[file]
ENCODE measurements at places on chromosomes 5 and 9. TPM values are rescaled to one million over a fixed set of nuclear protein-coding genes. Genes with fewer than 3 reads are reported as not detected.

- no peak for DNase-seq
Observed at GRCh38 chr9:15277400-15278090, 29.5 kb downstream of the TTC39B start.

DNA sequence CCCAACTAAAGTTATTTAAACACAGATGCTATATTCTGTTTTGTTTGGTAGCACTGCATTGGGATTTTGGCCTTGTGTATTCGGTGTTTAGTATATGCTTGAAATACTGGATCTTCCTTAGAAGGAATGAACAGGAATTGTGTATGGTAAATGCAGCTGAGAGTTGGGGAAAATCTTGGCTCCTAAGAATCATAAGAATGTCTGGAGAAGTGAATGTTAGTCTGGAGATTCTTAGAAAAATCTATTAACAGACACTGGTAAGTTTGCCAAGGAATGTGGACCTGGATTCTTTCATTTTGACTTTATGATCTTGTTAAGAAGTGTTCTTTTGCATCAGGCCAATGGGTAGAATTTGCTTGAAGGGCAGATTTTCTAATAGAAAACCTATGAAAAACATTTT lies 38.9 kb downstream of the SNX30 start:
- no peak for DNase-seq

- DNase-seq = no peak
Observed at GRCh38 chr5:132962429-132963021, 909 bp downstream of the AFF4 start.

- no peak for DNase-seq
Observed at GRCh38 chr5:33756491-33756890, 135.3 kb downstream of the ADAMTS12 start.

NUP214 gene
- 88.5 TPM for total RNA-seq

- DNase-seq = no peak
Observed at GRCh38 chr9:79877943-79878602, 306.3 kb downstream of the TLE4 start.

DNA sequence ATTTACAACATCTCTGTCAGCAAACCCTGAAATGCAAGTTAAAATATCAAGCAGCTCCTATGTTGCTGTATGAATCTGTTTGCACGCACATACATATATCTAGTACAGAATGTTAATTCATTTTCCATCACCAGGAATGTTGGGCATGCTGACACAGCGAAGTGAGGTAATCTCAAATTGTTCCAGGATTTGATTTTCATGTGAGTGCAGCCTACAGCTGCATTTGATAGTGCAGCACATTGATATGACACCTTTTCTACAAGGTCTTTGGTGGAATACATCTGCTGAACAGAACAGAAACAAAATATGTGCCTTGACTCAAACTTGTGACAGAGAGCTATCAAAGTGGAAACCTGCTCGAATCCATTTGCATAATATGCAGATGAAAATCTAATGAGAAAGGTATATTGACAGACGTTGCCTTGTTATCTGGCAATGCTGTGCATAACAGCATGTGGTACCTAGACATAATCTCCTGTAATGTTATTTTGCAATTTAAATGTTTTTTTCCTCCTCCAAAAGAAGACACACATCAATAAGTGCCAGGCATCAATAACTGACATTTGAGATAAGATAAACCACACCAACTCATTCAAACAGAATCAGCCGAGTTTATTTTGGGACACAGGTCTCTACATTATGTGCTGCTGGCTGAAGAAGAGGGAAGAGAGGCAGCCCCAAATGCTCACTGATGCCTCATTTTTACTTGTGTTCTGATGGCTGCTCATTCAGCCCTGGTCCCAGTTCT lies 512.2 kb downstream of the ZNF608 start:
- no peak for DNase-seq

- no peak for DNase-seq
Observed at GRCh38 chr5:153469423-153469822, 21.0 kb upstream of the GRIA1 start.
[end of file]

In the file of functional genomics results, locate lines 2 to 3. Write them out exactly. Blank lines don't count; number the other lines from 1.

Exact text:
- no peak for DNase-seq
Observed at GRCh38 chr9:15277400-15278090, 29.5 kb downstream of the TTC39B start.